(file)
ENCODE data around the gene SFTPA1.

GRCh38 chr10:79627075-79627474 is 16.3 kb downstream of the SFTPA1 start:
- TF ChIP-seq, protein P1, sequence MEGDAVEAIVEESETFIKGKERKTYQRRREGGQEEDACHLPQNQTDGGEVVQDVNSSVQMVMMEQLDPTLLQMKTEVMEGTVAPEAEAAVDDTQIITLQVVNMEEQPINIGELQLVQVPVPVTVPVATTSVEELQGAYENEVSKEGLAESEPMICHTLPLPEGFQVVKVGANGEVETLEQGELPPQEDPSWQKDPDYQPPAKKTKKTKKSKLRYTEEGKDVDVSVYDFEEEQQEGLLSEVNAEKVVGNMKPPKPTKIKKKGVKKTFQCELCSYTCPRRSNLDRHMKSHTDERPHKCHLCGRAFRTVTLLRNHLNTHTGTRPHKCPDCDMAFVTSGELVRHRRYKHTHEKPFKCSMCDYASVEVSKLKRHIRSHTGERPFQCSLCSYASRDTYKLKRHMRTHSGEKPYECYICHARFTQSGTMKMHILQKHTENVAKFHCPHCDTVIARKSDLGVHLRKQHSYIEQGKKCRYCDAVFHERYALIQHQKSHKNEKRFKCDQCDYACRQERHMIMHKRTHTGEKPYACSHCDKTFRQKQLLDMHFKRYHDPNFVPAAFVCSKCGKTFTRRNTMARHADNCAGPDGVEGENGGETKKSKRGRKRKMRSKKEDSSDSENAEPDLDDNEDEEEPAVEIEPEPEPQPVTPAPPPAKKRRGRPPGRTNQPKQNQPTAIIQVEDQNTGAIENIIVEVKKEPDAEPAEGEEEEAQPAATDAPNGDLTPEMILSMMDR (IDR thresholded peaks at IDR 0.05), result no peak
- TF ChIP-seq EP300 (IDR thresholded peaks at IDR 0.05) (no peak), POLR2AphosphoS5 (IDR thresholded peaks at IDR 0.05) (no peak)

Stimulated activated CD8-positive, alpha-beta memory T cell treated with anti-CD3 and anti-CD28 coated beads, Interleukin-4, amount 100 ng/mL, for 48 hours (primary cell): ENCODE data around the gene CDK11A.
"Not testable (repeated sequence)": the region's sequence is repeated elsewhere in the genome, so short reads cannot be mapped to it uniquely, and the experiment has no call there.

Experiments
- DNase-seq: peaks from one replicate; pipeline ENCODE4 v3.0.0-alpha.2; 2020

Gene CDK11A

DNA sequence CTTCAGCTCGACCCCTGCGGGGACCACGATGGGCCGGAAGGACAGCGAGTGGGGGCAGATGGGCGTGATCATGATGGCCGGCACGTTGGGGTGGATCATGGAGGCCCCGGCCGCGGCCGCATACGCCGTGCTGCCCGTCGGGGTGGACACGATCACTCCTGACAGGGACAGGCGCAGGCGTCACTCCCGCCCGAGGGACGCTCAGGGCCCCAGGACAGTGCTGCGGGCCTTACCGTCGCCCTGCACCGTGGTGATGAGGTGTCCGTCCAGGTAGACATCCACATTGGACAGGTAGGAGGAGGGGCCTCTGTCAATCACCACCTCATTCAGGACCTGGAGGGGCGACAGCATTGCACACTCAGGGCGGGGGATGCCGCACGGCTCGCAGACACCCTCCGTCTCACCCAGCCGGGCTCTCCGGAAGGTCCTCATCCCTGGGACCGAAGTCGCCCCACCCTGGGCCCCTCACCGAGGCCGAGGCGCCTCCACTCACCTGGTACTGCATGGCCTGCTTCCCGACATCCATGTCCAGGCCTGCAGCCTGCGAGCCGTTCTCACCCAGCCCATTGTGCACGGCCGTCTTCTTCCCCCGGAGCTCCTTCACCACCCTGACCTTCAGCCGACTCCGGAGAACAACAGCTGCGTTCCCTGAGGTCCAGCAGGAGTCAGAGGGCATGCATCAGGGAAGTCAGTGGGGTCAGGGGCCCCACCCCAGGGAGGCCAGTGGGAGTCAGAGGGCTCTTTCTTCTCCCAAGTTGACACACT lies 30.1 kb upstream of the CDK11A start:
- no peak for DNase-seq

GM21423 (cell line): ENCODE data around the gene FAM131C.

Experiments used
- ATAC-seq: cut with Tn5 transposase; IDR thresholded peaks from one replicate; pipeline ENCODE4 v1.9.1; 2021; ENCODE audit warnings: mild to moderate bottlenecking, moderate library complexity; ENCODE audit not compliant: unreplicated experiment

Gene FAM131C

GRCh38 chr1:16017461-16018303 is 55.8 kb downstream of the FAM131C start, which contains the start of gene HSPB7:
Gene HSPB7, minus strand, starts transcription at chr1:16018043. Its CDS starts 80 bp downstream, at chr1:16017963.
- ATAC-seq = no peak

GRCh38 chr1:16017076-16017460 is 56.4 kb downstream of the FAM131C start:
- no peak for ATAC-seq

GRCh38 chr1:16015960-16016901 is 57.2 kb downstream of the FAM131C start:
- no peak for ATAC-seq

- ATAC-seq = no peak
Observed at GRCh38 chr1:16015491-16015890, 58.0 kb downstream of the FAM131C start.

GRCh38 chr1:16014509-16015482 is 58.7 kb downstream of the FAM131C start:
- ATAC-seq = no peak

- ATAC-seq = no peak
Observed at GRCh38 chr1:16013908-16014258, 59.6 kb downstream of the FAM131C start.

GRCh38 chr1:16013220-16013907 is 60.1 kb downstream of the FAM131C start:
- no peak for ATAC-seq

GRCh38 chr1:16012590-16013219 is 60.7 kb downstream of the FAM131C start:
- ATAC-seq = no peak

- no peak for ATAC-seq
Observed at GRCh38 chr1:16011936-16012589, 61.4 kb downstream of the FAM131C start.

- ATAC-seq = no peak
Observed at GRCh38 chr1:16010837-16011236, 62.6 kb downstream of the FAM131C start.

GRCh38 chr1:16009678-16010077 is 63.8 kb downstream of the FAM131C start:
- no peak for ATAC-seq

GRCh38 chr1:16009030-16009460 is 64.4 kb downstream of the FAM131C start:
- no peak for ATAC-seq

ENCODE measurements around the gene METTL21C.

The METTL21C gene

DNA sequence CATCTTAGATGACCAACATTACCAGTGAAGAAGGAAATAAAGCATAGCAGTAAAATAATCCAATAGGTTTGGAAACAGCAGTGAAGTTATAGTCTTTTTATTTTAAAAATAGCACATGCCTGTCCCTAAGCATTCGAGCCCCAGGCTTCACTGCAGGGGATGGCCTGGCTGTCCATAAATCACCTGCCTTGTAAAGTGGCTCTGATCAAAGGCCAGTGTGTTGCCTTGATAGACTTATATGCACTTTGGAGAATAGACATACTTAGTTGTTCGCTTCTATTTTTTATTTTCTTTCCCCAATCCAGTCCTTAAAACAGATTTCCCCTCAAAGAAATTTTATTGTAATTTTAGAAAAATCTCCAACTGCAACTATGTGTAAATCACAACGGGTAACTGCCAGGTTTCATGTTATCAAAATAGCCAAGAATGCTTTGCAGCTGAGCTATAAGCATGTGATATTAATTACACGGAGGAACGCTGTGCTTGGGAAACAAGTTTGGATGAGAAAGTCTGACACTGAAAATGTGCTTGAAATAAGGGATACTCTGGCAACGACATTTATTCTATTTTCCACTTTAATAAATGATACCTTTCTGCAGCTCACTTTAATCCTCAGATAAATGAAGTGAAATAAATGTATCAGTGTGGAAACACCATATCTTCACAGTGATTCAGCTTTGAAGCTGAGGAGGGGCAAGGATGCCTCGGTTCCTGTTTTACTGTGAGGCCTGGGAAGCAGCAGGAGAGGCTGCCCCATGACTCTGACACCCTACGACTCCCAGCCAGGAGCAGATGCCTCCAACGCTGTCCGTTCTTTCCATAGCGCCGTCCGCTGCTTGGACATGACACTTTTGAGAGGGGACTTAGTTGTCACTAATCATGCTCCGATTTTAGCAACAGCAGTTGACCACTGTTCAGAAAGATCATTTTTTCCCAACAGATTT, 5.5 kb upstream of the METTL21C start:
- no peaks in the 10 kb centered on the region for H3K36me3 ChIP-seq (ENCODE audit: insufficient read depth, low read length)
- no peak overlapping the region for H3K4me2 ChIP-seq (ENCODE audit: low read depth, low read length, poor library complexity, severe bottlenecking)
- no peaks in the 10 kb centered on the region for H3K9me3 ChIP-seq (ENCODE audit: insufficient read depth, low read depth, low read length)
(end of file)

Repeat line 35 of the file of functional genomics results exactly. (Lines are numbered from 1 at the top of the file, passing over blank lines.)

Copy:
- ATAC-seq = no peak